As stock markets gyrated and companies scrambled for capital at the start of the coronavirus outbreak, it was noticeable that the greener a company seemed, the easier it was for it to attract funds. Investors showed a preference for makers of electric cars and corporate debt with green credentials.
For auto companies looking for capital, the message was clear: if you haven't been ambitious enough to get into so-called ‘green bonds' yet, then now is the time to do so.
Green bonds are not new. These innovative securities designed specifically to help organisations finance their transition to a low-carbon future have already been issued by governments and more recently by private companies. Banks, retailers and utility companies have all issued ‘certificated' green bonds, which have the stamp of approval from an independent ratings agency such as the Climate Bonds Initiative. Almost $100 billion of such green bonds have so far been issued in 2020.
Yet only a handful of car companies have issued green bonds and most issues to date have been in Asia and linked to auto financing rather than manufacturing. In 2017, Volvo was the first European carmaker to issue such a bond, but no major European or US manufacturers have issued green debt despite the huge investments needed to meet the carbon-reduction targets many have already agreed. For example, Volkswagen has undertaken to reduce the total carbon footprint of its passenger vehicles by 30 per cent by 2025 and to become fully carbon neutral by 2050. Achieving this is going to be expensive.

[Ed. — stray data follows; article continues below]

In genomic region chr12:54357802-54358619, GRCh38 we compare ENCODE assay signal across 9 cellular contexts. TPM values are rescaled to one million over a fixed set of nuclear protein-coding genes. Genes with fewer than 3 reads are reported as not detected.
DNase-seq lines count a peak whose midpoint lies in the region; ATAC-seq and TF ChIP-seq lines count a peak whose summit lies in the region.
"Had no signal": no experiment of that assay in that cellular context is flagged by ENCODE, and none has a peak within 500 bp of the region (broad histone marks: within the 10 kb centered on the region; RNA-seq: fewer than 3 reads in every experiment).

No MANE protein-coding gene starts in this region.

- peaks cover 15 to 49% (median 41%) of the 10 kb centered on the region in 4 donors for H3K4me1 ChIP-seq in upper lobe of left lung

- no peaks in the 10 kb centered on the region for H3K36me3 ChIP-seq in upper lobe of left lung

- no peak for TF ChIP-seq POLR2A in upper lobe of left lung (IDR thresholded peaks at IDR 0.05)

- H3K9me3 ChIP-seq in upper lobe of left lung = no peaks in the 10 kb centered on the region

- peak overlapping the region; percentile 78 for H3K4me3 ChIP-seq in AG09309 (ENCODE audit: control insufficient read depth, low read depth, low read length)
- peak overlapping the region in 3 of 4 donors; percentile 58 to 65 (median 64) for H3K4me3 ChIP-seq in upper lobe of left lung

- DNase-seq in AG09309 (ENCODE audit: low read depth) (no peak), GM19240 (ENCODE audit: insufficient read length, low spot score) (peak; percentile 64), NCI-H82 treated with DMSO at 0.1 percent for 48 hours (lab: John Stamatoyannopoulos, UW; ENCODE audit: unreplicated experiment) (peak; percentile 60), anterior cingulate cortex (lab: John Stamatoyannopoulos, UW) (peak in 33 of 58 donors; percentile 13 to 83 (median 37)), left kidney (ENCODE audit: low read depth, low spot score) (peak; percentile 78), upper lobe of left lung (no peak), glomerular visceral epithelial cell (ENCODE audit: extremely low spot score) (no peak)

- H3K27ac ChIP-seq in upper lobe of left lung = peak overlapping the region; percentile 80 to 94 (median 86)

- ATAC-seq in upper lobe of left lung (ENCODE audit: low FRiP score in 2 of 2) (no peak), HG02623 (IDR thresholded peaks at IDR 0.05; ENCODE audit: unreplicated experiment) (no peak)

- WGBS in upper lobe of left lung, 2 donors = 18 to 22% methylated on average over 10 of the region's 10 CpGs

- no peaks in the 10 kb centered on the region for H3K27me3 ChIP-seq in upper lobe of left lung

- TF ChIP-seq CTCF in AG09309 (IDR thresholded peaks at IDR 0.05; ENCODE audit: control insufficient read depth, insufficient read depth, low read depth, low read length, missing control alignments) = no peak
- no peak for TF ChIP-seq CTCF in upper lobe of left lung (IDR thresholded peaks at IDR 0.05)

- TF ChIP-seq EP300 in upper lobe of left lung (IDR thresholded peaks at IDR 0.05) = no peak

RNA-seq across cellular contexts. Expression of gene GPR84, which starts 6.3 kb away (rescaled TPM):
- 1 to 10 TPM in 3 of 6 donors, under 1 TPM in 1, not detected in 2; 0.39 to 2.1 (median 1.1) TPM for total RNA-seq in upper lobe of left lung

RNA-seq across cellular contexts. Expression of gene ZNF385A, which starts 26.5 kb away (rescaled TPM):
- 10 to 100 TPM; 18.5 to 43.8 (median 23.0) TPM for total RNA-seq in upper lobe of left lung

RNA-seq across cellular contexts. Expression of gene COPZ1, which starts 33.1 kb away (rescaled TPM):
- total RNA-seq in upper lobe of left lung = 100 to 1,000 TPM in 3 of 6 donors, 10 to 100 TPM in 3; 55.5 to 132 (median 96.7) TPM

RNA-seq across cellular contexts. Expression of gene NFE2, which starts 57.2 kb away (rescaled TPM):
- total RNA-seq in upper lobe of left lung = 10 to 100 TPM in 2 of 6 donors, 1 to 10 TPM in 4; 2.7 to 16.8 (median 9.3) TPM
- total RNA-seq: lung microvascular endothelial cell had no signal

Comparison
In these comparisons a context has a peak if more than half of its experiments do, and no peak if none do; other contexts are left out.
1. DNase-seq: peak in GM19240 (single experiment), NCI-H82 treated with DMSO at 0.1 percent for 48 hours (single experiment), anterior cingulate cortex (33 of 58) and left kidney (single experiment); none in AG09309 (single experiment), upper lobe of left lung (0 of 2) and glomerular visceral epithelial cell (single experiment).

One reason why carmakers have been slow to embrace green bonds is that the company has to show that the capital raised really will be used for low-carbon purposes. For large companies with complex operations that can be challenging. Green bonds also make ongoing reporting requirements more onerous and expensive.
Another factor is reputational risk. There is always the possibility that the green bond fails to be accepted for listing by a recognised ‘green index' such as that run by financial data company Bloomberg. The Spanish oil and gas company Repsol ran into trouble in 2017 by issuing a green bond that major indices did not agree was actually green.
Building the future
Now is the time for the world's big carmakers to put these concerns aside and embrace new forms of finance to bolster their visions of a healthier planet – and there is already evidence they are moving in that direction. Toyota and Hyundai have issued several auto-financing green bonds and earlier this year VW published a Green Finance Framework that lays the groundwork for future green bond issues to fund manufacturing. Daimler, the parent company of Mercedes, has published a similar framework and industry insiders suggest it will start raising green finance soon, probably later this year.
These companies appear to have decided that the costs and reporting burden of green financing are outweighed by the advantages, which include readier access to capital and an opportunity to market themselves to the more environmentally-conscious customers of the future. As the global auto industry confronts the costs of decarbonisation, other companies will no doubt follow the early green bond pioneers.
And that will be a win-win situation for us all.